When I needed help with anything in the past, it was my parents I knew I could turn to. They never let me down.

But it’s hard to turn to your parents about sexual abuse when neither of them ever experienced it. So, my little “secret” wasn’t unveiled to them until I was in college…years and years after it happened.

So now I find myself asking for help again. Help to sort through the trauma of sexual abuse. Patterns and behaviors in my life that I attributed towards the grief of losing my father were actually all stemming from the abuse.

It’s been easy to convince myself that so many things in my life I had under control. That’s one of the issues with victims of abuse, they have a tendency to control things. And why not? We couldn’t control the traumatic event, so as adults we have to exert control elsewhere. It’s our only defense.

This post is a call to anyone, especially other men in the fitness industry, to speak up. Speak up if it happened to you. Because your story needs to be told and it needs to be heard.

I won’t go on a crusade about it but I also won’t drop it.

What I’ve found after nearly 44 years on this earth is that avoiding the trauma and treating it like it was just some “thing” that happened is coming back to haunt me. And I don’t want to be haunted by it, I’ve got too many good things going on in my life to be pinned down by a memory that refuses to let me go.

The picture you see below is me at roughly the time in my life that my babysitter abused me.

I’ll never get that child back. There is a part of me that is essentially frozen in time and I don’t know how to save him.

But I’ll learn.




Revolutionary You! #216-Yegor Adamovich: Mental Aspects Of Physical Transformation

Yegor Adamovich a.k.a The Soviet Samurai makes his debut on the show this week. In this episode, Yegor takes his own experience battling and conquering weight loss in his own life and utilizing the tactics he uses with his clients to help them achieve success as well. In his words, this episode is about “How Not To Quit.” To learn more about Yegor’s work, check out and To learn more about your host, visit and You can also like our Facebook page at Download, subscribe, share with your friends and please take a moment to leave us an iTunes review.

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A Tale Of Two Clients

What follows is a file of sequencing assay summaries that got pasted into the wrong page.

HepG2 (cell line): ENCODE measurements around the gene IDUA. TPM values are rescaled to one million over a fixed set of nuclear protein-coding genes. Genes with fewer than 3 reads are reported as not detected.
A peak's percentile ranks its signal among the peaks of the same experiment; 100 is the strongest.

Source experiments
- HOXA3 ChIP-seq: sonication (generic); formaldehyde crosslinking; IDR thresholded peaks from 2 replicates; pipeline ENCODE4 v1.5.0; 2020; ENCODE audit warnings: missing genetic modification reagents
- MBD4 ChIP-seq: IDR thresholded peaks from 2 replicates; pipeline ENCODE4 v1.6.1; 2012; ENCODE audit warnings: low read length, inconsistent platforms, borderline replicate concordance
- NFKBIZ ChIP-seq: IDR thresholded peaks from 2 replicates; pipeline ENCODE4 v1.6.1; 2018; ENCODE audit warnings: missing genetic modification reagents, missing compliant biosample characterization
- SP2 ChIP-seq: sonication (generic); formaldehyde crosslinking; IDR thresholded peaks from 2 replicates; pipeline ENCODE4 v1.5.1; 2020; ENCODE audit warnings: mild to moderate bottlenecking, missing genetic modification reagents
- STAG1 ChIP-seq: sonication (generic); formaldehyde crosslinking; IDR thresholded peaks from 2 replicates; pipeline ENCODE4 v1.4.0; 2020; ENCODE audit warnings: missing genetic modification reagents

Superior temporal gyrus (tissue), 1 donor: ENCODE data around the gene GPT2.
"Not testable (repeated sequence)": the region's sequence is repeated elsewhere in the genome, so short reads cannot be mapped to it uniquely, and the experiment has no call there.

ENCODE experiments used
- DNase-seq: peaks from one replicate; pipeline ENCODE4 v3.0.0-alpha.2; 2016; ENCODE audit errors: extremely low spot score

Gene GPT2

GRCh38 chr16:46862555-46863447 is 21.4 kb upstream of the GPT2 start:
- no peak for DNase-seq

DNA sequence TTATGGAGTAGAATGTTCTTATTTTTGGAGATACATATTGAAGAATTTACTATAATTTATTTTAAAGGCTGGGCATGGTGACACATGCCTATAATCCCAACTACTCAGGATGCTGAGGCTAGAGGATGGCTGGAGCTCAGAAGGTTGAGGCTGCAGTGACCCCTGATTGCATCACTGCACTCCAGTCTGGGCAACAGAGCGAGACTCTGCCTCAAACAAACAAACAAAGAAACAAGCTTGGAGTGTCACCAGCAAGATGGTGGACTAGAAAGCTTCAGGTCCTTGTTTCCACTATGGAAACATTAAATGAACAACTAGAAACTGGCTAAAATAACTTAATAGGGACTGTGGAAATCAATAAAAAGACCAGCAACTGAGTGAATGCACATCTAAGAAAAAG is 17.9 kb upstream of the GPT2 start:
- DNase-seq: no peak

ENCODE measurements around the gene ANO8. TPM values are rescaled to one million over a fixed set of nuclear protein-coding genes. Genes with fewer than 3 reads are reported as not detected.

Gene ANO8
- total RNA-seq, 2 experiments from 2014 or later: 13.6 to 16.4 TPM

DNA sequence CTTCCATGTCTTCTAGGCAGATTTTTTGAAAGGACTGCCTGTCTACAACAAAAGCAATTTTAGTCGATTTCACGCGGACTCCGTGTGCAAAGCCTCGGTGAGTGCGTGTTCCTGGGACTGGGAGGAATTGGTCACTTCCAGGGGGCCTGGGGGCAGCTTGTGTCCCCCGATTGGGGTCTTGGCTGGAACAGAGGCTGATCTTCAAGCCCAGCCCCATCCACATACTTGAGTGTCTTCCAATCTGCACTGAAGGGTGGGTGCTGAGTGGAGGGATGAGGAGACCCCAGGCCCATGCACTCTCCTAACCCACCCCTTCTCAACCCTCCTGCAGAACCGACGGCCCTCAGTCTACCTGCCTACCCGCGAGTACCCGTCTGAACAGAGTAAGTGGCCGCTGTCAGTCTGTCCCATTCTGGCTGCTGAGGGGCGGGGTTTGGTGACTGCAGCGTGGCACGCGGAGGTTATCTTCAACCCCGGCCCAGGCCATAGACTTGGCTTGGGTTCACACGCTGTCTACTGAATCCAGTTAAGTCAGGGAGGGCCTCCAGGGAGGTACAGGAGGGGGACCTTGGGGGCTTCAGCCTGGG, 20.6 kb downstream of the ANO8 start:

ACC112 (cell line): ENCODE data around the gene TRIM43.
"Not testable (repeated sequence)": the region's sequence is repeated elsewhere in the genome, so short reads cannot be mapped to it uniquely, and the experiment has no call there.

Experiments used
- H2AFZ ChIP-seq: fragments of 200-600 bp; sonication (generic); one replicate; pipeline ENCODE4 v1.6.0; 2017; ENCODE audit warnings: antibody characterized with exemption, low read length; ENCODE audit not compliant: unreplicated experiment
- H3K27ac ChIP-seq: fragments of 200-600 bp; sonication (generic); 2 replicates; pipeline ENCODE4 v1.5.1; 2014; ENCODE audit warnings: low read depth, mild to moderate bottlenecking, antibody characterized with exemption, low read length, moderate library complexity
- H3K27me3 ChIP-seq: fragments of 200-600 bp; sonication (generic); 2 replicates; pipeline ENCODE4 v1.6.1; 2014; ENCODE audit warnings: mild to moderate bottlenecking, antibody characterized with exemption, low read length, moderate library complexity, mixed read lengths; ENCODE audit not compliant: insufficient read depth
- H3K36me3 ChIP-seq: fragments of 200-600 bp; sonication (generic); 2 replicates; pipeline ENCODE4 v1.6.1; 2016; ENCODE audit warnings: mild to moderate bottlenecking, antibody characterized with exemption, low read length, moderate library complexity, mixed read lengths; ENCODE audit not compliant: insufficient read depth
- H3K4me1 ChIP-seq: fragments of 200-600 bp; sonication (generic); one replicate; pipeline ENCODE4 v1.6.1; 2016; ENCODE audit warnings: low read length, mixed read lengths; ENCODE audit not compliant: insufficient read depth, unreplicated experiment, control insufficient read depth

Last week, I had two different case scenarios of client interventions and I wanted to share them with you in this week’s post.

I had given some of this information to my closed community on Facebook but since then more has been discovered.

Both of these clients are females. Client A is in her 50’s and Client B is in her 40’s. Both clients are working professionals, married and mothers.

Client A has lost approximately 20 pounds with me so far. She has battled some injuries which make it difficult for her to exercise consistently. The goal has been to continue to work on her dietary intake so that weight loss could continue despite the absence of exercise.

In the past, Client A has had a fair amount of variety in her diet. She doesn’t eat junk food and she doesn’t drink alcohol. When she overindulges, she is simply eating too much of the “healthy” stuff.

I had suggested that she get some more consistency with her meals. I wanted to see less overall variety and more predictable meals that had less room for error. When she nailed this, weight continued to come down.

Recently, Client A has been dealing with another set of physical drawbacks which has been both physically and mentally frustrating. As a result, a few pounds crept back up.

At this point, her motivational drive was wavering.

I asked Client A to give me a detailed breakdown of her diet:

Breakfast: 3 eggs and 1 cup asparagus

Snack: 1/4 cup macadamia nuts

Lunch: 5 oz. of salmon with 1 cup of green beans

Snack: Seasoned seaweed

Dinner: A repeat of lunch or breakfast.

Morning coffee with 2 tbsp heavy cream

I asked about food preparation (butter, olive oil, etc.) but these numbers were marginal in the grand scheme of things.